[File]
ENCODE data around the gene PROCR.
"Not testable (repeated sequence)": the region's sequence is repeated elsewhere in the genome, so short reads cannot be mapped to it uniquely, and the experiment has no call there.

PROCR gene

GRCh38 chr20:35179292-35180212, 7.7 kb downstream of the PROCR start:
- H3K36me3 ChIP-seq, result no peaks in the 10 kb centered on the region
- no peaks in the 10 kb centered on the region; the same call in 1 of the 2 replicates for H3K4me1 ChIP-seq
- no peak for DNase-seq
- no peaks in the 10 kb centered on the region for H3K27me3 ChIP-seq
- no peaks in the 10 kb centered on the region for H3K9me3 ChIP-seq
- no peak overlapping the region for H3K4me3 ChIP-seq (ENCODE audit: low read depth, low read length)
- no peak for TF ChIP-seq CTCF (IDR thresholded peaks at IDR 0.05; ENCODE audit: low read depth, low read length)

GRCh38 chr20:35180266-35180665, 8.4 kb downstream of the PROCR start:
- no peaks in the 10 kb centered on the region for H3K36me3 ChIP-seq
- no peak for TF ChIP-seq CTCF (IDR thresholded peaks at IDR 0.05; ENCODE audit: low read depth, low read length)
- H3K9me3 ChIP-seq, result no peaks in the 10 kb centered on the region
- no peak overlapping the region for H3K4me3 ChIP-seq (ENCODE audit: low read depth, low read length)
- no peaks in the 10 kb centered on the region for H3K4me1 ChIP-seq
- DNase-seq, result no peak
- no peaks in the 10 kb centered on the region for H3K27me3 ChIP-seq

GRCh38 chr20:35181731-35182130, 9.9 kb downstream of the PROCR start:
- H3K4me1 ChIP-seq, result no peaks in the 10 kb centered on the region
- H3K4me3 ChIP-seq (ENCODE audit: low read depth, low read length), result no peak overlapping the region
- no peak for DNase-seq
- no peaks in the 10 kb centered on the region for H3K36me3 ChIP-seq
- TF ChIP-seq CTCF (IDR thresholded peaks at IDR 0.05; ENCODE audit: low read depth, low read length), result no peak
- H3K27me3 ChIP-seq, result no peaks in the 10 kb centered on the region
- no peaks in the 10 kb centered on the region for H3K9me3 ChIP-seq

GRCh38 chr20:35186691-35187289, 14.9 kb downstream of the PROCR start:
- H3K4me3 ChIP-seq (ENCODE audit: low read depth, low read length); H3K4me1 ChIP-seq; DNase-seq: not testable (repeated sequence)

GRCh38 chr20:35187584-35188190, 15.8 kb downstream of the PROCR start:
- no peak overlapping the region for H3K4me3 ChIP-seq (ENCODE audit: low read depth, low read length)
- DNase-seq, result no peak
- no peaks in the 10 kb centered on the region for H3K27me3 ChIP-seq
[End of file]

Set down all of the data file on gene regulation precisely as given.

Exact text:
ENCODE data around the gene PROCR.
"Not testable (repeated sequence)": the region's sequence is repeated elsewhere in the genome, so short reads cannot be mapped to it uniquely, and the experiment has no call there.

PROCR gene

GRCh38 chr20:35179292-35180212, 7.7 kb downstream of the PROCR start:
- H3K36me3 ChIP-seq, result no peaks in the 10 kb centered on the region
- no peaks in the 10 kb centered on the region; the same call in 1 of the 2 replicates for H3K4me1 ChIP-seq
- no peak for DNase-seq
- no peaks in the 10 kb centered on the region for H3K27me3 ChIP-seq
- no peaks in the 10 kb centered on the region for H3K9me3 ChIP-seq
- no peak overlapping the region for H3K4me3 ChIP-seq (ENCODE audit: low read depth, low read length)
- no peak for TF ChIP-seq CTCF (IDR thresholded peaks at IDR 0.05; ENCODE audit: low read depth, low read length)

GRCh38 chr20:35180266-35180665, 8.4 kb downstream of the PROCR start:
- no peaks in the 10 kb centered on the region for H3K36me3 ChIP-seq
- no peak for TF ChIP-seq CTCF (IDR thresholded peaks at IDR 0.05; ENCODE audit: low read depth, low read length)
- H3K9me3 ChIP-seq, result no peaks in the 10 kb centered on the region
- no peak overlapping the region for H3K4me3 ChIP-seq (ENCODE audit: low read depth, low read length)
- no peaks in the 10 kb centered on the region for H3K4me1 ChIP-seq
- DNase-seq, result no peak
- no peaks in the 10 kb centered on the region for H3K27me3 ChIP-seq

GRCh38 chr20:35181731-35182130, 9.9 kb downstream of the PROCR start:
- H3K4me1 ChIP-seq, result no peaks in the 10 kb centered on the region
- H3K4me3 ChIP-seq (ENCODE audit: low read depth, low read length), result no peak overlapping the region
- no peak for DNase-seq
- no peaks in the 10 kb centered on the region for H3K36me3 ChIP-seq
- TF ChIP-seq CTCF (IDR thresholded peaks at IDR 0.05; ENCODE audit: low read depth, low read length), result no peak
- H3K27me3 ChIP-seq, result no peaks in the 10 kb centered on the region
- no peaks in the 10 kb centered on the region for H3K9me3 ChIP-seq

GRCh38 chr20:35186691-35187289, 14.9 kb downstream of the PROCR start:
- H3K4me3 ChIP-seq (ENCODE audit: low read depth, low read length); H3K4me1 ChIP-seq; DNase-seq: not testable (repeated sequence)

GRCh38 chr20:35187584-35188190, 15.8 kb downstream of the PROCR start:
- no peak overlapping the region for H3K4me3 ChIP-seq (ENCODE audit: low read depth, low read length)
- DNase-seq, result no peak
- no peaks in the 10 kb centered on the region for H3K27me3 ChIP-seq